Where are the Bacteria? Using Photos of Skin Samples to Test Hypotheses

Rory Vu Mather, Cara Jefferson, Rintsen Sherpa, Clarissa Dzikunu, Debra Brock, David Queller, Joan Strassmann

Research output: Contribution to journalArticlepeer-review


Encouraging students to engage in self-driven problem solving early in their educational career is necessary for them to be able to conduct hypothesis-driven research in the future. However, a fundamental obstacle is finding a topic and activity that is both tangible for students to understand and intelligible. Here we present a classroom activity that can be used in middle school, high school, and even undergraduate college settings to engage students in developing their hypotheses surrounding the human skin microbiome. The ability to culture skin bacteria on agar plates and extract potential environmental factors from their own everyday lives make the human skin microbiome a model example for students to develop their own hypotheses about the variability both within and between different bacterial populations. The approaches we use in our activity set the foundations for how instructors can engage their students in hypothesis-drive scientific research.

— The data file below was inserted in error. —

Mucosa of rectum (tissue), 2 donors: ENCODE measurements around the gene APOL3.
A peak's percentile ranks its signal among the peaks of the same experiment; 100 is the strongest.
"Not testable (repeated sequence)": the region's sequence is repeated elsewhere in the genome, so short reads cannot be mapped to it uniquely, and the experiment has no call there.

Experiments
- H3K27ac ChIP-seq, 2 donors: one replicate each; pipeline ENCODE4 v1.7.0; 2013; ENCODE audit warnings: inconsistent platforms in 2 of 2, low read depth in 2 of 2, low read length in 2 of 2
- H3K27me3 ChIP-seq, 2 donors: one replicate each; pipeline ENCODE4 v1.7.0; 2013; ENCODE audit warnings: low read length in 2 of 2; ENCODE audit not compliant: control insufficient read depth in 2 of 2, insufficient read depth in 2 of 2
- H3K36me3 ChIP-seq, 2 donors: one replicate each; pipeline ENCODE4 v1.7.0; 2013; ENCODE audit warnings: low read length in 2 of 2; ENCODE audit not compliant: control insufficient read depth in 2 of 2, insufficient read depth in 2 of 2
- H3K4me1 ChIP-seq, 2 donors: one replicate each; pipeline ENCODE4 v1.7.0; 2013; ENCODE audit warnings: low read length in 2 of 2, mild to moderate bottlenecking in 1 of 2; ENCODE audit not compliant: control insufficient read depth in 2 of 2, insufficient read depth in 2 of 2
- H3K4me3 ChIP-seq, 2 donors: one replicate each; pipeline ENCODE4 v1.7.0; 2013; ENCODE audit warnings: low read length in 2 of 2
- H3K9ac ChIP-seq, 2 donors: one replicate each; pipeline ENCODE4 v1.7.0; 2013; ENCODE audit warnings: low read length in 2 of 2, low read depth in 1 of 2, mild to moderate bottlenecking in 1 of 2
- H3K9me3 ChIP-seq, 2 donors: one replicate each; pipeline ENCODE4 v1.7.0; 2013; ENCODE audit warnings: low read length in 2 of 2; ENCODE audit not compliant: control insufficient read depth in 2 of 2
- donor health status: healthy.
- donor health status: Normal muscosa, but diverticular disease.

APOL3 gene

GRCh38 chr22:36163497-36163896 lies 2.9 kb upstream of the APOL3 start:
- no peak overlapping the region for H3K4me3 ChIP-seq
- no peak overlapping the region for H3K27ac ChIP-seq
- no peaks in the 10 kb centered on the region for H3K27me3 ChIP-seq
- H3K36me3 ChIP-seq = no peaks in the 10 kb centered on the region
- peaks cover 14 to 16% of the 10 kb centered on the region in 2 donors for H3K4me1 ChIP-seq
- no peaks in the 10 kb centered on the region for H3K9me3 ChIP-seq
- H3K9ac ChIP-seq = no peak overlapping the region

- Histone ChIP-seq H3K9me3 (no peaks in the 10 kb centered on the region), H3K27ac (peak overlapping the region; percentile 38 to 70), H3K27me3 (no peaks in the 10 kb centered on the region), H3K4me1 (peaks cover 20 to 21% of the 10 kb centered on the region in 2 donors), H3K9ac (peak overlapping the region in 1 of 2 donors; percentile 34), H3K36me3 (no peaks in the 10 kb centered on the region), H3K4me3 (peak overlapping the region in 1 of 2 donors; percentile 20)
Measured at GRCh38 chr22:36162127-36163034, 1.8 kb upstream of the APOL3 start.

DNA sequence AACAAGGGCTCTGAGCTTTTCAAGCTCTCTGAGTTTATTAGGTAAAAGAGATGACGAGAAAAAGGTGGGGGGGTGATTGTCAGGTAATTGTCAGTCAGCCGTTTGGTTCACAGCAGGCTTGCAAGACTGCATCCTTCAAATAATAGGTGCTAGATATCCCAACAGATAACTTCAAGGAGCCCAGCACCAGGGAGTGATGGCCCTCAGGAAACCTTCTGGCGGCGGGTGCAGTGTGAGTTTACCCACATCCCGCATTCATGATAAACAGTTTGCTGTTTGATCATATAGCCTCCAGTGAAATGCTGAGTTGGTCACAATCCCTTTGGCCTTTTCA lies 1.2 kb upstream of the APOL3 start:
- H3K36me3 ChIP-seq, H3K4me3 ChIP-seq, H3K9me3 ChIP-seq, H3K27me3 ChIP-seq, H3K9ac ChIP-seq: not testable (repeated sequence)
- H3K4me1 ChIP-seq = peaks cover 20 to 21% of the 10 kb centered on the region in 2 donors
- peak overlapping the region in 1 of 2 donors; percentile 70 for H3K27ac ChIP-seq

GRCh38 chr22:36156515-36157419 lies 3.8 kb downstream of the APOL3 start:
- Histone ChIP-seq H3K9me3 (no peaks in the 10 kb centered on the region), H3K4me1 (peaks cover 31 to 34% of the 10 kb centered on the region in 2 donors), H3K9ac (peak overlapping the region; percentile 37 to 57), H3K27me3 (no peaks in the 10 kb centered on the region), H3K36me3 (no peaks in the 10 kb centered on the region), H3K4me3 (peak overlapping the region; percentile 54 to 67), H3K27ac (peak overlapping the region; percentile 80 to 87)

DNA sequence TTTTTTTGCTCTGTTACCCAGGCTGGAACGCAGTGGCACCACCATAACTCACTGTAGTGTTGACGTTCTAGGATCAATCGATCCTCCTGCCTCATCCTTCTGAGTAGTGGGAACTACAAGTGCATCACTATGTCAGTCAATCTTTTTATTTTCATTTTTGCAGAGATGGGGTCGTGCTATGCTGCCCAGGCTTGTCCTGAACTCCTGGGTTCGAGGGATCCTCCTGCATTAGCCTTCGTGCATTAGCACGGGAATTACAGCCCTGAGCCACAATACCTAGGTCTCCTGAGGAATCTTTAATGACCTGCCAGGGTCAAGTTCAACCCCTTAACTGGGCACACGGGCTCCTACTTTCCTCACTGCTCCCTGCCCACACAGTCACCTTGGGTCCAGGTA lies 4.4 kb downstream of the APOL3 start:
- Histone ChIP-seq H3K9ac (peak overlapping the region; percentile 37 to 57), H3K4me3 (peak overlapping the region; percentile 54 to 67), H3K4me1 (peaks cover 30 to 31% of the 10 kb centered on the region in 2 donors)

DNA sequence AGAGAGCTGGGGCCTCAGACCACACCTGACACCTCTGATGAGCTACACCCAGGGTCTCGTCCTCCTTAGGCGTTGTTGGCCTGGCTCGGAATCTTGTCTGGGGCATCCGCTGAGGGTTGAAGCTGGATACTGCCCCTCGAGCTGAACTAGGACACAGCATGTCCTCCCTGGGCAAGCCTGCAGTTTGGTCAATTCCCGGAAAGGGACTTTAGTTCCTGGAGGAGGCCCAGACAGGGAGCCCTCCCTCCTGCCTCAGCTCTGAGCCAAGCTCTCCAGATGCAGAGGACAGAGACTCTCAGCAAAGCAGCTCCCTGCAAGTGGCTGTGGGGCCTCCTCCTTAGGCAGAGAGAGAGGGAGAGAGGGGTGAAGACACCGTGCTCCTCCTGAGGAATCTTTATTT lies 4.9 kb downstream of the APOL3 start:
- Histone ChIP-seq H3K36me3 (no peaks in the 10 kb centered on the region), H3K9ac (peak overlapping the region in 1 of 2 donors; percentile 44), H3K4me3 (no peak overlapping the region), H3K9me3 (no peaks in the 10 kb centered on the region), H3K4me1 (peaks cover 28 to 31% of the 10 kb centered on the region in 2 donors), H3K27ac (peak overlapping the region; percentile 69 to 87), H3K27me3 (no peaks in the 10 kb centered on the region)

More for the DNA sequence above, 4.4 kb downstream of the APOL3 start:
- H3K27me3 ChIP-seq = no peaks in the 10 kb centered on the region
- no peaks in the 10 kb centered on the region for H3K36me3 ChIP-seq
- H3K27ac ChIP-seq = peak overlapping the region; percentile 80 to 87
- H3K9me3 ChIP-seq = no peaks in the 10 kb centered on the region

Original languageEnglish
Pages (from-to)347-352
Number of pages6
JournalAmerican Biology Teacher
Issue number6
StatePublished - Aug 1 2022


  • bacteria
  • hypothesis testing
  • replicates
  • skin samples


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